GIS stands for GeographicInformation System. A GIS is “an organized collection of computer hardware,software, geographic data, and personnel designed to effectively capture, store,update, manipulate, analyze, and display all forms of geographically referencedinformation.”

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While a conventional database limits one to questions like “Which properties are valued at greater than $90,000?,” a GIS can be used to answer questions such as “Which properties are adjacent to my property?” The GIS user can ask questions of, or query, the database in ways that are not possible with conventional databases. The ability to perform dynamic queries permits the evaluation of current conditions and enables the modeling of future scenarios.

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One of the most powerful features of geographic analysis is the ability to compare different layers of information. Just as a County agency may store information in different databases, a GIS stores information in thematic layers. Suffolk county data can be divided into layers such as streets, hydrology, buildings, etc. Each layer is managed separately in a GIS. This concept is illustrated in the graphic above.

A GIS can provide a unique insight into many difficult problems.  Suffolk county has successfully used GIS since 1986 to develop solutions to a host of problems encountered by County agencies and departments. These problems range from mapping the locations of County owned facilities to creating new County Legislative districts to analyzing the spatial distribution of vacant properties. The benefit of a GIS is that it provides a graphical representation and an intelligent database about the inventory of geographic elements. This inherent ability of GIS to locate features spatially adds a great-deal of power and flexibility to a database.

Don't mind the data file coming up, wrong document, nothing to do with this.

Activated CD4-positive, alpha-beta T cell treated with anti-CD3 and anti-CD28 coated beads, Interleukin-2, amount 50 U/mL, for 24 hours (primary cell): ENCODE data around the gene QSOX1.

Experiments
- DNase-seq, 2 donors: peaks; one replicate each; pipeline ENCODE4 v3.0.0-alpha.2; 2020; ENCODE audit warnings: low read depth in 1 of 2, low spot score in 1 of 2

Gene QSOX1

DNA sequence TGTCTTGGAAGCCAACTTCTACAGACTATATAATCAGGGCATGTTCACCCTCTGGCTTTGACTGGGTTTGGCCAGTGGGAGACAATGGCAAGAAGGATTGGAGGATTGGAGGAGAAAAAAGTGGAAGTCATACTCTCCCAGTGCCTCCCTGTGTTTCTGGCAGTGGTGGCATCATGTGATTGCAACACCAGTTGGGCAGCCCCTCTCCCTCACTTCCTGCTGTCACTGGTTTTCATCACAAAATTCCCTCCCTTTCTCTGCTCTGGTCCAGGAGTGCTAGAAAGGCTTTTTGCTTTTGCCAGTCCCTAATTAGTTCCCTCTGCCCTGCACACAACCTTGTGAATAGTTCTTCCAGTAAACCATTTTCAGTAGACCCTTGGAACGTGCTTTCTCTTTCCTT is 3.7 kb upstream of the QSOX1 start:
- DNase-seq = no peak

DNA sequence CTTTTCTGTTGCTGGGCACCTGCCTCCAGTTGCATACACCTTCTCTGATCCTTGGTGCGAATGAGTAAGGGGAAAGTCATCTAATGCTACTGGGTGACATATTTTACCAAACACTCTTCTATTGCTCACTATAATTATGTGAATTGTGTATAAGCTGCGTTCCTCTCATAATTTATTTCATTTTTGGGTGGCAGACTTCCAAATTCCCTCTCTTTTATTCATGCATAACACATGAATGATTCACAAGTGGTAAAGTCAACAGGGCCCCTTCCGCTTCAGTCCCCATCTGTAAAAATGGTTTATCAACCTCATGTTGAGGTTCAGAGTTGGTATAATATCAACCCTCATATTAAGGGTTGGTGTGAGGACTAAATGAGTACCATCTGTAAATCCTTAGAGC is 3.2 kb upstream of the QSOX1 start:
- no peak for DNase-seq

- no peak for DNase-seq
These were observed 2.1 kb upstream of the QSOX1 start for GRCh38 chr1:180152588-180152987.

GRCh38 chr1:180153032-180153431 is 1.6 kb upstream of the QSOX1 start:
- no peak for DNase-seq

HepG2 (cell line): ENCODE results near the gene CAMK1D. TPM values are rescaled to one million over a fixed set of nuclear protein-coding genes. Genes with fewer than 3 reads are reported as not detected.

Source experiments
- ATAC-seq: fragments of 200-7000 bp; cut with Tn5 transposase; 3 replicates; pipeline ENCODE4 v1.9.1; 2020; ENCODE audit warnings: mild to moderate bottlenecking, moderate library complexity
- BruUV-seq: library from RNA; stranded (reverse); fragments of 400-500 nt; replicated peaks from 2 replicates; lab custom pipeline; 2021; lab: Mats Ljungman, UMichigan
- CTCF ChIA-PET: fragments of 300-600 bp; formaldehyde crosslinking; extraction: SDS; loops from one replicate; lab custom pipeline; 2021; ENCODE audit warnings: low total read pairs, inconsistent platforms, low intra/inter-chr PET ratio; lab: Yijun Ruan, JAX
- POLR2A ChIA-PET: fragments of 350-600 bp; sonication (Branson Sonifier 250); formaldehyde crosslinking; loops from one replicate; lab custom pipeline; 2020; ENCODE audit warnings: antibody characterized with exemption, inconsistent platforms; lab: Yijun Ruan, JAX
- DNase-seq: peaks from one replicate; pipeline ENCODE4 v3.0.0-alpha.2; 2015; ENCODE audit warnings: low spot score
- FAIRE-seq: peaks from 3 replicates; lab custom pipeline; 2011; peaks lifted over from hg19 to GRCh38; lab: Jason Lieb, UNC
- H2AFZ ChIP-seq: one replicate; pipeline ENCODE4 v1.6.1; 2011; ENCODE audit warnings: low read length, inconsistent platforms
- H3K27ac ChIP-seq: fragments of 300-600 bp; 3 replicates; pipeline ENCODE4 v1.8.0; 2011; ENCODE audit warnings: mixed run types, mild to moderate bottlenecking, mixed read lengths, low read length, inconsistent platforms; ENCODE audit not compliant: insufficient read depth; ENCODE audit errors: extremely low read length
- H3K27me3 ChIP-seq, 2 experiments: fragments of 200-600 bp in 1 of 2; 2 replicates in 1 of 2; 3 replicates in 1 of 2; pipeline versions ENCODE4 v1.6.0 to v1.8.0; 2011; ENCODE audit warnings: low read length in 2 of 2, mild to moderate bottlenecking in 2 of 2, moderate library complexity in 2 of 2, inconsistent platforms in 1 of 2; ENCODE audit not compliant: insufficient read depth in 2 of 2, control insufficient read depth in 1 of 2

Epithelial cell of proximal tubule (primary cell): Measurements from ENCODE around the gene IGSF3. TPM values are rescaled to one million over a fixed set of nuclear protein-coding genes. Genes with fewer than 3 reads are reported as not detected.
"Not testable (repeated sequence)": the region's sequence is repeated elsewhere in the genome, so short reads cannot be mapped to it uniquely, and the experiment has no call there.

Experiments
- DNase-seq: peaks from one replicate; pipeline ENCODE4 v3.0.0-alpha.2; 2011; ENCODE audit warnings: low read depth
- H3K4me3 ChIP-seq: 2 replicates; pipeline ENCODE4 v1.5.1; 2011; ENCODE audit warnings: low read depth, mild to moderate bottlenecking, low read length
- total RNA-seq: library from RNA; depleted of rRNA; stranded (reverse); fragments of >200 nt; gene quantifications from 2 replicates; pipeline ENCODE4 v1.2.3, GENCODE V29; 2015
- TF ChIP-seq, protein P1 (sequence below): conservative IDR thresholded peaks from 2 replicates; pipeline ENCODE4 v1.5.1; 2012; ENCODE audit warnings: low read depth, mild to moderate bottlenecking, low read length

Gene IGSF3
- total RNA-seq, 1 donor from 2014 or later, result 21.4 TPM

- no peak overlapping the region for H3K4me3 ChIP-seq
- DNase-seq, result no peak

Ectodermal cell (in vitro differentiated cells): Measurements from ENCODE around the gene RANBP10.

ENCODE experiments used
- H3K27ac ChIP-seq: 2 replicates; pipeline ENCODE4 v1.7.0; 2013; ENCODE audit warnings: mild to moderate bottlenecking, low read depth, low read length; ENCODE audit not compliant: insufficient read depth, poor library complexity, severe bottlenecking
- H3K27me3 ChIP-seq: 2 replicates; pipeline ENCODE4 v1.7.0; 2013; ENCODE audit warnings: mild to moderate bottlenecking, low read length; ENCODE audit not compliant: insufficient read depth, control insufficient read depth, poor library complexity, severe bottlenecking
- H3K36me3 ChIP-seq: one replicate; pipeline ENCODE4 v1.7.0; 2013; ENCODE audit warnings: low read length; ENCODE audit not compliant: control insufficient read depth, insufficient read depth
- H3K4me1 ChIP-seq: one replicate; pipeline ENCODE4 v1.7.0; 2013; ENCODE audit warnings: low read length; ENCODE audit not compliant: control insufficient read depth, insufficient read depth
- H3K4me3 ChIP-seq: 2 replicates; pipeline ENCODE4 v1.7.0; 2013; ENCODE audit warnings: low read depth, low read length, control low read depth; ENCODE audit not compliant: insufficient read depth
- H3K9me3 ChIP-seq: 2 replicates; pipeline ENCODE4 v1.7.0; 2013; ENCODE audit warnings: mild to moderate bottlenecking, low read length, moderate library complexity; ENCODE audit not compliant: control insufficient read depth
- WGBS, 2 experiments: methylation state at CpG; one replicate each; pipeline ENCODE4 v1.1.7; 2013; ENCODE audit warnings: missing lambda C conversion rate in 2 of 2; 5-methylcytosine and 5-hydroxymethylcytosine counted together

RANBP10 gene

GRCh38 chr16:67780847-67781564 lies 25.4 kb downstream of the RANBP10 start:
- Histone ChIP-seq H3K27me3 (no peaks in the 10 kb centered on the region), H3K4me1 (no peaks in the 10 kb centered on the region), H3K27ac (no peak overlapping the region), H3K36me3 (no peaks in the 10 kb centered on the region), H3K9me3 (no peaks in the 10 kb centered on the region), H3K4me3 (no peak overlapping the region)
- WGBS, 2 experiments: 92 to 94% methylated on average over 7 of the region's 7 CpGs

A GIS can be applied to many types of problems.  For any-application thereare six generic questions that a sophisticated GIS can answer.

LOCATION - What is at..?
The location question involves 


CONDITION - Where is at..?
The condition question involves finding the location of sites which have veryspecific characteristics (e.g. where are all parcels with an accessed valuebetween $200,000 and $225,000).


TREND - What has changed..?
The trend question involves monitoring how conditions change over a period oftime (e.g. what is the change in traffic flow along interstate 85 between 6:00a.m. - 9:00 a.m., 9:00 a.m. - 3:00 p.m., 3:00 p.m. - 7:00 p.m., and 7:00 p.m. -6:00 a.m.?)


ROUTING - What is the best way..?
The routing question requires the calculation of the best (easiest, quickest,shortest, etc.) route between locations.


PATTERN - What spatial pattern exists..?
The pattern question allows planners to describe and compare the distribution ifthings and to understand the processes which account for their distribution(e.g. is there a certain pattern in the increase of cancer which is thought to be caused by groundwater contamination?)

cluster patterns


MODELING - What if..?
"What if..." questions are posed to determine what happens, forexample, if a new road is added to a network, or if a toxic substance seeps intothe local groundwater supply.


A GIS is an invaluable tool for data visualization and analysis.  Overeighty percent of decision made by local government are constrained, influenced,or dictated by some fact of geography.  All of the above questions areanswered more quickly and efficiently with a GIS.


This page was last modified Nov 21, 2004